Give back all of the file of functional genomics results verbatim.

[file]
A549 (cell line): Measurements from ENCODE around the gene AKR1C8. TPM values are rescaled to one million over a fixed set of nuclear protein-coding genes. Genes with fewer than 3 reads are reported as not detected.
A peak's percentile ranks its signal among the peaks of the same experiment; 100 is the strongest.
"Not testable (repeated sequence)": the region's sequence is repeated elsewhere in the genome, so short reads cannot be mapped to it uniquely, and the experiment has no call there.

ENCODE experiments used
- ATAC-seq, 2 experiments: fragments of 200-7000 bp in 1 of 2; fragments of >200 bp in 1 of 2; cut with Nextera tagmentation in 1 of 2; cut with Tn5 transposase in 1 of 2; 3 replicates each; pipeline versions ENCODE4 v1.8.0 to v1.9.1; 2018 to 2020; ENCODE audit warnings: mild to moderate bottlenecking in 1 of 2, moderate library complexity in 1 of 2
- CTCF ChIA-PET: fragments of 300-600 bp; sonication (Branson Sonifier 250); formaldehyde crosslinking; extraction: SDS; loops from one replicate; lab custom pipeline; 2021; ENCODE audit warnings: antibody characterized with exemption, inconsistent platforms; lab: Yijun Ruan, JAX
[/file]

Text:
A549 (cell line): Measurements from ENCODE around the gene AKR1C8. TPM values are rescaled to one million over a fixed set of nuclear protein-coding genes. Genes with fewer than 3 reads are reported as not detected.
A peak's percentile ranks its signal among the peaks of the same experiment; 100 is the strongest.
"Not testable (repeated sequence)": the region's sequence is repeated elsewhere in the genome, so short reads cannot be mapped to it uniquely, and the experiment has no call there.

ENCODE experiments used
- ATAC-seq, 2 experiments: fragments of 200-7000 bp in 1 of 2; fragments of >200 bp in 1 of 2; cut with Nextera tagmentation in 1 of 2; cut with Tn5 transposase in 1 of 2; 3 replicates each; pipeline versions ENCODE4 v1.8.0 to v1.9.1; 2018 to 2020; ENCODE audit warnings: mild to moderate bottlenecking in 1 of 2, moderate library complexity in 1 of 2
- CTCF ChIA-PET: fragments of 300-600 bp; sonication (Branson Sonifier 250); formaldehyde crosslinking; extraction: SDS; loops from one replicate; lab custom pipeline; 2021; ENCODE audit warnings: antibody characterized with exemption, inconsistent platforms; lab: Yijun Ruan, JAX